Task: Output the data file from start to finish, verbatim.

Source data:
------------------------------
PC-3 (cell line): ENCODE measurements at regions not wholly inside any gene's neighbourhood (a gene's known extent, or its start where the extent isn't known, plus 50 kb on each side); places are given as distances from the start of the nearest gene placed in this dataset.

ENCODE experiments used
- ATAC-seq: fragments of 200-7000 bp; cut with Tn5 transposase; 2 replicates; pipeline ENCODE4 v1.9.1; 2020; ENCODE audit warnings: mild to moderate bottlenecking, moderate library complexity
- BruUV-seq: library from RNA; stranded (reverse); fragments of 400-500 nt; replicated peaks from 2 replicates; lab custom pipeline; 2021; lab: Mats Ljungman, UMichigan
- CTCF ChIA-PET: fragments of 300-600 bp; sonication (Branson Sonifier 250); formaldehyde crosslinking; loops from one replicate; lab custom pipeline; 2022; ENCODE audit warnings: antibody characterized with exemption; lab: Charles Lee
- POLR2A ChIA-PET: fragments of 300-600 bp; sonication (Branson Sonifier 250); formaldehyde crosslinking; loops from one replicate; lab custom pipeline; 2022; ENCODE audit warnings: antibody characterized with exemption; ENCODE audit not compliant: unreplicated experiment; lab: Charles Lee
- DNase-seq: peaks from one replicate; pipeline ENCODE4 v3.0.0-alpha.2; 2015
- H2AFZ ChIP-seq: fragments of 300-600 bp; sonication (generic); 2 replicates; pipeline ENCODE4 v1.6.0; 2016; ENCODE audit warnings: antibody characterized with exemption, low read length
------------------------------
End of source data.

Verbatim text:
PC-3 (cell line): ENCODE measurements at regions not wholly inside any gene's neighbourhood (a gene's known extent, or its start where the extent isn't known, plus 50 kb on each side); places are given as distances from the start of the nearest gene placed in this dataset.

ENCODE experiments used
- ATAC-seq: fragments of 200-7000 bp; cut with Tn5 transposase; 2 replicates; pipeline ENCODE4 v1.9.1; 2020; ENCODE audit warnings: mild to moderate bottlenecking, moderate library complexity
- BruUV-seq: library from RNA; stranded (reverse); fragments of 400-500 nt; replicated peaks from 2 replicates; lab custom pipeline; 2021; lab: Mats Ljungman, UMichigan
- CTCF ChIA-PET: fragments of 300-600 bp; sonication (Branson Sonifier 250); formaldehyde crosslinking; loops from one replicate; lab custom pipeline; 2022; ENCODE audit warnings: antibody characterized with exemption; lab: Charles Lee
- POLR2A ChIA-PET: fragments of 300-600 bp; sonication (Branson Sonifier 250); formaldehyde crosslinking; loops from one replicate; lab custom pipeline; 2022; ENCODE audit warnings: antibody characterized with exemption; ENCODE audit not compliant: unreplicated experiment; lab: Charles Lee
- DNase-seq: peaks from one replicate; pipeline ENCODE4 v3.0.0-alpha.2; 2015
- H2AFZ ChIP-seq: fragments of 300-600 bp; sonication (generic); 2 replicates; pipeline ENCODE4 v1.6.0; 2016; ENCODE audit warnings: antibody characterized with exemption, low read length